Monday, June 13, 2011

DWI Appeal - Texas Felony Murder for DWI Does Not Require Mental State

In Adams v. Texas, --- S.W.3d ----, 2011 WL 2242607 (Tex.App.-Waco) the defendant was convicted of felony murder. Adams was driving on a farm-to-market road when he crossed over the center stripe and struck another vehicle, which resulted in the death of the driver of that vehicle. His blood alcohol content was .33 grams of alcohol per 100 milliliters of blood, which is more than four times the legal limit of .08 grams. Adams stipulated that he had been convicted of driving while intoxicated twice previously.

On appeal, Adams claimed, inter alia, that the felony murder statute violated federal due process because of the lack of a mens rea requirement, that it was improper to convict him of murder based on the lack of a mens rea, that the indictment should have been dismissed because he committed the offense of intoxication manslaughter which cannot be the basis of a felony murder conviction, and that a death resulting from intoxication is not murder but rather intoxication manslaughter.

Rejecting the above, the Texas court stated as follows:

"Adams does not cite any Texas authority showing that the Texas felony murder statute violates the federal constitutional provision regarding due process. Further, the cases he cites fail to show that his conviction for felony murder is unconstitutional on due process grounds because the charged offense lacked an element of culpable criminal intent or mens rea. The Supreme Court “has never articulated a general constitutional doctrine of mens rea ” and we have found no authority that the Supreme Court has ever held a state criminal statute unconstitutional for lack of scienter. Powell v. Texas, 392 U.S. 514, 535, 88 S.Ct. 2145, 20 L.Ed.2d 1254 (1968); see also Montana v. Egelhoff, 518 U.S. 37, 56, 116 S.Ct. 2013, 135 L.Ed.2d 361 (1996) (“The doctrines of actus reus, mens rea, insanity, mistake, justification, and duress have historically provided the tools for a constantly shifting adjustment of the tension between the evolving aims of the criminal law and changing religious, moral, philosophical, and medical views of the nature of man. This process of adjustment has always been thought to be the province of the States.”); Lambert v. California, 355 U.S. 225, 228, 78 S.Ct. 240, 2 L.Ed.2d 228 (1957) (“We do not go with Blackstone in saying that a ‘vicious will’ is necessary to constitute a crime ... for conduct alone without regard to the intent of the doer is often sufficient. There is wide latitude in the lawmakers to declare an offense and to exclude elements of knowledge and diligence from its definition.”); Shevlin–Carpenter Co. v. Minnesota, 218 U.S. 57, 70, 30 S.Ct. 663, 54 L.Ed. 930 (1910) (“[P]ublic policy may require that in the prohibition or punishment of particular acts it may be provided that he who shall do them shall do them at his peril and will not be heard to plead in defense good faith or ignorance.”); Lomax v. Thaler, No. H–09–0705, 2010 U.S. Dist. LEXIS 87683, 2010 WL 3362203, at 6 *4–5 (S.D.Tex. Aug. 25, 2010) (addressing the same issue).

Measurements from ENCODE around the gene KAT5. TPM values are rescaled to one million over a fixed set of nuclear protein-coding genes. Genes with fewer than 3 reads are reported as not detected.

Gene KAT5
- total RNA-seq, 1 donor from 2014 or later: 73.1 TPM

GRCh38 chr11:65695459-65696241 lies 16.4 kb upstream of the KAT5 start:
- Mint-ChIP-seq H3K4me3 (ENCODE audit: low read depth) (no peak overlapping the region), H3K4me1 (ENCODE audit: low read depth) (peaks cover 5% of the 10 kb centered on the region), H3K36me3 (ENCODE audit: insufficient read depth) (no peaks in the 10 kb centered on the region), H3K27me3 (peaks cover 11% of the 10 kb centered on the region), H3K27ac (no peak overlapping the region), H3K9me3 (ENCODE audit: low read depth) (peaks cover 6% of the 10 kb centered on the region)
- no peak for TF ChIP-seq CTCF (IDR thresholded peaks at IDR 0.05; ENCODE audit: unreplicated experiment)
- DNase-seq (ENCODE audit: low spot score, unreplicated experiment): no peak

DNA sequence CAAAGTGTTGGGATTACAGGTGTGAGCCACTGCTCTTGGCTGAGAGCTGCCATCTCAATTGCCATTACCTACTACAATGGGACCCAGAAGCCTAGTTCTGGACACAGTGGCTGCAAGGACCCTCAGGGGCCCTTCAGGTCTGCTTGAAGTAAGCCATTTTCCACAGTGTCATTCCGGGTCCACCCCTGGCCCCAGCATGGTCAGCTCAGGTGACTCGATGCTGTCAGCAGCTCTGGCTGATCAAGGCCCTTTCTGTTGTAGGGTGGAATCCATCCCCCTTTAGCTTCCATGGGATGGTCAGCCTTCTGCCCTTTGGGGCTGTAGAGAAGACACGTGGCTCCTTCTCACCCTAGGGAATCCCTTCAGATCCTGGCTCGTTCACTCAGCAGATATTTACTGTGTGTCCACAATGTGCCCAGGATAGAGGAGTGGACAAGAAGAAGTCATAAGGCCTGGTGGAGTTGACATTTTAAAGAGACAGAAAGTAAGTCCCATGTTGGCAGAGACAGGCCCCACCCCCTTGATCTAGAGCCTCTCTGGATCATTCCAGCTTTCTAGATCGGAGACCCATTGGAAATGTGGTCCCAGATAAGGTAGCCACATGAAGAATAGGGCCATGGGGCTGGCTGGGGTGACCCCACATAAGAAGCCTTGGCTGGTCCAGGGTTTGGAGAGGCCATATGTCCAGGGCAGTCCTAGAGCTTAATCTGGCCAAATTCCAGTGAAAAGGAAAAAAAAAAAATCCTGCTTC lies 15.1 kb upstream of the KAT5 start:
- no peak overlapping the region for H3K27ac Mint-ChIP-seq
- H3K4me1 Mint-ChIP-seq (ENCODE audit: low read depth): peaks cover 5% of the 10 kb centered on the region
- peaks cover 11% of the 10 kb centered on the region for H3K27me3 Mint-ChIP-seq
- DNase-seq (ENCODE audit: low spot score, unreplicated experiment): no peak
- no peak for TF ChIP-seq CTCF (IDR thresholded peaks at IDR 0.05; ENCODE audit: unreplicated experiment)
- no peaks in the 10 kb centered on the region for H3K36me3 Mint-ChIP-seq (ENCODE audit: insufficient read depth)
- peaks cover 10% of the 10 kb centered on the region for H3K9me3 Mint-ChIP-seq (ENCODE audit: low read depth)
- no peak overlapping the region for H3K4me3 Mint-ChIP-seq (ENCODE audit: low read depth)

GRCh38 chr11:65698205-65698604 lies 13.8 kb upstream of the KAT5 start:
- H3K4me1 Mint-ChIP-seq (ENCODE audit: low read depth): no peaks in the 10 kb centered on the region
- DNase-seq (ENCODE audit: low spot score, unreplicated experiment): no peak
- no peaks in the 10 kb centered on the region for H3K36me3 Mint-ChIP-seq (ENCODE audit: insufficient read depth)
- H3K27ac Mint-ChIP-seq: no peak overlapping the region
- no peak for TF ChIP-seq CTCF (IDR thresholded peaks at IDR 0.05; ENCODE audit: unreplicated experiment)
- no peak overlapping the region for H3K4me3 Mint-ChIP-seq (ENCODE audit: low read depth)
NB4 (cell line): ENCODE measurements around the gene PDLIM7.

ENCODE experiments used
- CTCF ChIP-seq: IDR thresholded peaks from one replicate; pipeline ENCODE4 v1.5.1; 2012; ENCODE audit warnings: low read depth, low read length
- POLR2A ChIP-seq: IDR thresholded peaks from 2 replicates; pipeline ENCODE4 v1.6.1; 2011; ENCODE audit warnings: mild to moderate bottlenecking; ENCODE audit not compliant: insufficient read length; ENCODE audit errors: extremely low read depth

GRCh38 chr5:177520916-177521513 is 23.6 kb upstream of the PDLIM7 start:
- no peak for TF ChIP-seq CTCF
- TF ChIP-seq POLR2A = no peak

The absence of scienter does not render a statute invalid if there is some indication of legislative intent, express or implied, to dispense with mens rea as an element of a crime. United States v. Staples, 511 U.S. 600, 605, 114 S.Ct. 1793, 128 L.Ed.2d 608 (1994) (citations omitted). In Lomax, the Court of Criminal Appeals noted that, in enacting the Texas felony murder statute, there was “clear legislative intent to plainly dispense with a culpable mental state.” Lomax, 233 S.W.3d at 305 ( citing Aguirre v. State, 22 S.W.3d 463, 472–76 (Tex.Crim.App.1999)). The Court of Criminal Appeals observed that “the plain language of § 19.02(b)(3) also does not exclude felony DWI as an underlying felony for a felony-murder prosecution[.]” Id. at 309. Felony DWI, which does not require proof of a culpable mental state, may serve as the underlying felony in a felony murder prosecution. Id. at 309. The Court has since reaffirmed the ruling that a felony DWI may serve as the underlying offense in a felony murder conviction. See Bigon v. State, 252 S.W.3d 360, 366 (Tex.Crim.App.2008). None of the authority provided by Adams holds that felony murder cannot be charged in this manner or that his conviction is invalid for lack of the requisite mens rea as it relates to this offense. We overrule issues one, two, three, and four."

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